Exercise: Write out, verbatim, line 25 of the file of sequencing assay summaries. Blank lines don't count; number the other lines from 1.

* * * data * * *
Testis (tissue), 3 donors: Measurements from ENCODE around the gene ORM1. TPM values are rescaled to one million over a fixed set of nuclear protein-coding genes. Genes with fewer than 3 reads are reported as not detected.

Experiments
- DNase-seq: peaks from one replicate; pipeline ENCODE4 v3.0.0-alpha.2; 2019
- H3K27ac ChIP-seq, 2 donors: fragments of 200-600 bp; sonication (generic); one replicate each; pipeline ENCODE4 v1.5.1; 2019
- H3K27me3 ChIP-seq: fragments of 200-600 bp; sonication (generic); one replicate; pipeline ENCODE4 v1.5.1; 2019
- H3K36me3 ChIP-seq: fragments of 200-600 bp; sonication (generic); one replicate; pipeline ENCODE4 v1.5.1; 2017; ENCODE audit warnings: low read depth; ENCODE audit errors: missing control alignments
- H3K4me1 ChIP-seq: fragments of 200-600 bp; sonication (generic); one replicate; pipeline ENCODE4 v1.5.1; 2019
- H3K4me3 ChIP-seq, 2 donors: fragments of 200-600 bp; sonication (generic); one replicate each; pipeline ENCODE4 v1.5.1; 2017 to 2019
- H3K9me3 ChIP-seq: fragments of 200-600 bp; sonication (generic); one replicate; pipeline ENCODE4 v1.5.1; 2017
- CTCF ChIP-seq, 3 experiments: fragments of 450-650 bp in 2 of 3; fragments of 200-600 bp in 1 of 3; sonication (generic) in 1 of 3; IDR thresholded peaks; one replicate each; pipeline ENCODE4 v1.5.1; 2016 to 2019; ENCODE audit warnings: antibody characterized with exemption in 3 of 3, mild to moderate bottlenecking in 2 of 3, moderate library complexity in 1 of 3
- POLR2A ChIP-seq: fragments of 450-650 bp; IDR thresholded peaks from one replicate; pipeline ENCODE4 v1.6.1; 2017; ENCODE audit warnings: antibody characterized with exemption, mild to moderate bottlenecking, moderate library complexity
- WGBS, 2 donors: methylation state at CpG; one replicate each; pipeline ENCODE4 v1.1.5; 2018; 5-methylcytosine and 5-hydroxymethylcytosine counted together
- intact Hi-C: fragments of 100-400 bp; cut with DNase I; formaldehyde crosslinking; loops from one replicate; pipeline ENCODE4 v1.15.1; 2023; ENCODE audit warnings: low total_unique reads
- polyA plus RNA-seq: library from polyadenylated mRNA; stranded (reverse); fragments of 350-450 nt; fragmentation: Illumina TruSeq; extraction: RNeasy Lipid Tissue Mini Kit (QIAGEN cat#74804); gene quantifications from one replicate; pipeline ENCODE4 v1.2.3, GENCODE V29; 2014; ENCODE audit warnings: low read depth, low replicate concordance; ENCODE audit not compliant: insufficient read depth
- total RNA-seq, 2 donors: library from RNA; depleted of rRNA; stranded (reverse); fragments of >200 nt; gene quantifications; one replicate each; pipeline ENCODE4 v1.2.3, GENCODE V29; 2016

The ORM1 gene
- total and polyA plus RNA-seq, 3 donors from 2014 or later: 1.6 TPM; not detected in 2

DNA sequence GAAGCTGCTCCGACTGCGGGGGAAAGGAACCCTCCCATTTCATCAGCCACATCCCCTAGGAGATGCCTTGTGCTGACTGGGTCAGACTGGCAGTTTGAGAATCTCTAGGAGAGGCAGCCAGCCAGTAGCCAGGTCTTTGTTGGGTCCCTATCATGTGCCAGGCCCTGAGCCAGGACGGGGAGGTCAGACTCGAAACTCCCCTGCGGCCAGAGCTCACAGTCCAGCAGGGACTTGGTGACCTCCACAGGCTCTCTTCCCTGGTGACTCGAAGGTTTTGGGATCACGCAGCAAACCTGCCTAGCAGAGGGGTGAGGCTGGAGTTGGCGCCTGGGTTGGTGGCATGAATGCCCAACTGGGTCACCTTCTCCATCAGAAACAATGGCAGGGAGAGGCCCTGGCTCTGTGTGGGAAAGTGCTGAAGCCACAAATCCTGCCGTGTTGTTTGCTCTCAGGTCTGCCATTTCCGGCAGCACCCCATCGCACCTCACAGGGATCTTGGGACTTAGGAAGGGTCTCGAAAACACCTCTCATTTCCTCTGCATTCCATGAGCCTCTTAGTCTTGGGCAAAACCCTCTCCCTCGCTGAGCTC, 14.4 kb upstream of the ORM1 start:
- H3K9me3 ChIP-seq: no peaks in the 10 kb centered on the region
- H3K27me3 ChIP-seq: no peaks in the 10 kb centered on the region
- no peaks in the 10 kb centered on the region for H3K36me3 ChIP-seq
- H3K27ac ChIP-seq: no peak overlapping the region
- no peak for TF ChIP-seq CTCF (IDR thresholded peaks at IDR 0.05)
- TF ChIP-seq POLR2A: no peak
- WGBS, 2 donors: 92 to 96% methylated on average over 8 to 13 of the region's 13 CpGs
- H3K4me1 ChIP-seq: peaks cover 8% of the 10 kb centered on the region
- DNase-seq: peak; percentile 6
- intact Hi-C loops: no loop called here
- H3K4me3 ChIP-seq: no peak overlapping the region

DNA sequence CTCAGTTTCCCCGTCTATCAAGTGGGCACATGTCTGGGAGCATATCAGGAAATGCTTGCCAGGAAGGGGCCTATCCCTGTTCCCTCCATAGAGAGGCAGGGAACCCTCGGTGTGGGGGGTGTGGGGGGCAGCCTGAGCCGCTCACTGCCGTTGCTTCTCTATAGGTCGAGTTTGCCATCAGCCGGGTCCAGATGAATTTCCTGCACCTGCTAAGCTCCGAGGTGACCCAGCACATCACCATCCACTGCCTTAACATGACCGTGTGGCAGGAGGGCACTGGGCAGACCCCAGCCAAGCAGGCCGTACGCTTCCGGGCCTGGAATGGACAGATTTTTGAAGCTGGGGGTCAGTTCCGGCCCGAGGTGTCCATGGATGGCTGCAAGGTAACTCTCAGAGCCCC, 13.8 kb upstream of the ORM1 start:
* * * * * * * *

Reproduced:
- WGBS, 2 donors: 92 to 96% methylated on average over 8 to 13 of the region's 13 CpGs